Butterballs Top Ten
From the culinarily challenged to the seasoned pro, the experts at the Butterball Turkey Talk-Line are just in time for the holidays to assist any type of cook with their turkey-related needs. In 1997, the Talk-Line responded to nearly 170,000 inquiries. Here is a list of the 10 most commonly asked questions last season.
1. Whats the Best Way to Thaw a Turkey?
Refrigerator thawing is recommended. However, if short on time, submerge the turkey in cold water. Thawing turkey at room temperature allows bacterial growth and is not recommended.
Thaw breast side up in its unopened wrapper on a tray in the refrigerator. Allow at least one day of thawing for every four pounds of turkey.
Cold Water Thawing:
Place breast down in its unopened wrapper in cold water to cover. Change the water every 30 minutes to keep surface cold. Estimate minimum thawing time to be 30 minutes per pound for whole turkey.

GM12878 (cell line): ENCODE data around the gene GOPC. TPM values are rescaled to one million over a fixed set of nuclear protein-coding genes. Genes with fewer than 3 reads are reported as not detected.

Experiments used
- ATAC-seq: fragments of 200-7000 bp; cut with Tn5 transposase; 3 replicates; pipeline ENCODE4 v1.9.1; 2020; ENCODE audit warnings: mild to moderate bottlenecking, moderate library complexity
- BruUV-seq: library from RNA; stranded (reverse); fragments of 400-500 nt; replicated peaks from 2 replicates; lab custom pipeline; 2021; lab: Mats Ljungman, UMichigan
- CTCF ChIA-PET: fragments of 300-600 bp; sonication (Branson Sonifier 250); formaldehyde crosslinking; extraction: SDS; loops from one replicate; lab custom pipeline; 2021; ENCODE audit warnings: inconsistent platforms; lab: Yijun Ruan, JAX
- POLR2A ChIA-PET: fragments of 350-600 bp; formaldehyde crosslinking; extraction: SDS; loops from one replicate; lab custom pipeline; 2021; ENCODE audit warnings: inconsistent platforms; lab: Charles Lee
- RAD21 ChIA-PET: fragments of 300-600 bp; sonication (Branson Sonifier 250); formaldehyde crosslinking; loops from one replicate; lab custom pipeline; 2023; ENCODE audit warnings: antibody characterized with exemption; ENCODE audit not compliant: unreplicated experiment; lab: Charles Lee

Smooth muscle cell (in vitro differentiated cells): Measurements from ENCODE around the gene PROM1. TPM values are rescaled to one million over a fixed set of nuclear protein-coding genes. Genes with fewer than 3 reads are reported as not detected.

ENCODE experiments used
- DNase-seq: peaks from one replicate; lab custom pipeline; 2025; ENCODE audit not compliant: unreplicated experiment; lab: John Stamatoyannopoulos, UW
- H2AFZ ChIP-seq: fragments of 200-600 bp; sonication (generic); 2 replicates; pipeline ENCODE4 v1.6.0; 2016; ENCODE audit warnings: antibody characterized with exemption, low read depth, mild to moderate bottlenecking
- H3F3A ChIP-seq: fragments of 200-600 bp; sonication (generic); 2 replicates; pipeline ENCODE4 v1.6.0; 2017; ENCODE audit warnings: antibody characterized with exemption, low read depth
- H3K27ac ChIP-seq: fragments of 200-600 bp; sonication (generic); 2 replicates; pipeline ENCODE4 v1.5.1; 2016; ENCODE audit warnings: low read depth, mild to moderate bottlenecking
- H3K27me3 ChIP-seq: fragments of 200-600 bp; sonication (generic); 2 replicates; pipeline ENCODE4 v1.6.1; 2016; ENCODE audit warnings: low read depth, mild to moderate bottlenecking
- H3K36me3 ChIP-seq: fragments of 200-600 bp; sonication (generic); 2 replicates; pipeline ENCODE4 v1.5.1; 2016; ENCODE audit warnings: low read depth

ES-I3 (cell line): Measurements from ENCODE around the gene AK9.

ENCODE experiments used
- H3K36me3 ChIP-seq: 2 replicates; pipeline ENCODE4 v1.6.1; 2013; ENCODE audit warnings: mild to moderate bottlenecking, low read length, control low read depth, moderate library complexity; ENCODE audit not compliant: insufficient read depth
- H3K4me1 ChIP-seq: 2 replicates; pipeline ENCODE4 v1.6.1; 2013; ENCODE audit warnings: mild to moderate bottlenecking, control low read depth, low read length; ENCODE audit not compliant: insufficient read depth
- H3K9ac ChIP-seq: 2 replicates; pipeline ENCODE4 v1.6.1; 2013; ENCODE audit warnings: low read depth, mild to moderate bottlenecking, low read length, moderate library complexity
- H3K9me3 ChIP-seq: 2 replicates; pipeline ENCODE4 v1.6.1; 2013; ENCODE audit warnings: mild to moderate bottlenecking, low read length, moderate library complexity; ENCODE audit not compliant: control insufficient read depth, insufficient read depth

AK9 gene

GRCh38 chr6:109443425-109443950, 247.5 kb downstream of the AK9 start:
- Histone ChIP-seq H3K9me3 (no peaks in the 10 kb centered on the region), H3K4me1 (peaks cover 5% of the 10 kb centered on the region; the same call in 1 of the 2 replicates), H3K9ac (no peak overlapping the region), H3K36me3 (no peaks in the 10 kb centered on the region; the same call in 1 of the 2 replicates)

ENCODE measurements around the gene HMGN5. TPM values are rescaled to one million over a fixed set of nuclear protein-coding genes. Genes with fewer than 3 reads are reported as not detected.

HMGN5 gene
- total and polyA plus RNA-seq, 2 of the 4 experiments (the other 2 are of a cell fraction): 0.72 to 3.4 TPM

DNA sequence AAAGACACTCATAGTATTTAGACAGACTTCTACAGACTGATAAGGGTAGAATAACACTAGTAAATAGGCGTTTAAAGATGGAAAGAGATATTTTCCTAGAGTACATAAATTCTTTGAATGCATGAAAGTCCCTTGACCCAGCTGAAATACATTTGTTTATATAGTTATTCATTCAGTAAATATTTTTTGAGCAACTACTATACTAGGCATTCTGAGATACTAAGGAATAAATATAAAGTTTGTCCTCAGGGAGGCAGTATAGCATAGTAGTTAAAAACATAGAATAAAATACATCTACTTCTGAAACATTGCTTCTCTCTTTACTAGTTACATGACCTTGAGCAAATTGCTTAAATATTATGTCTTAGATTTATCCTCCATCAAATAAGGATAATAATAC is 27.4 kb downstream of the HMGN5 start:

2. How Do You Recommend Handling a Turkey So Its Safe to Eat?
Follow these food
safety guidelines. Refer to specific categories for
additional directions. Thaw frozen turkey in the
refrigerator or cold water. Keep thawed or fresh turkey
in a refrigerator. Prevent juices from dripping onto
other foods in the refrigerator by placing wrapped turkey
on a tray. Thawed turkey may be kept in a refrigerator up
to four days before cooking. Roast fresh turkey as soon
as possible, but no later than the "use by"
date on the package. Place raw poultry on non-porous
surfaces; these are easy to clean. Avoid wooden cutting
boards. Use paper towels, not cloth, to dry off turkey
and wipe up juices. Stuff turkey just before roasting,
not the night before. Wash hands, work surfaces and
utensils touched by raw poultry and its juices with hot,
soapy water. Use cooking methods that allow the turkey to
reach an internal temperature of 140°F in less than four
hours. Avoid using low roasting temperatures or partial
cooking methods. Use a meat thermometer to determine
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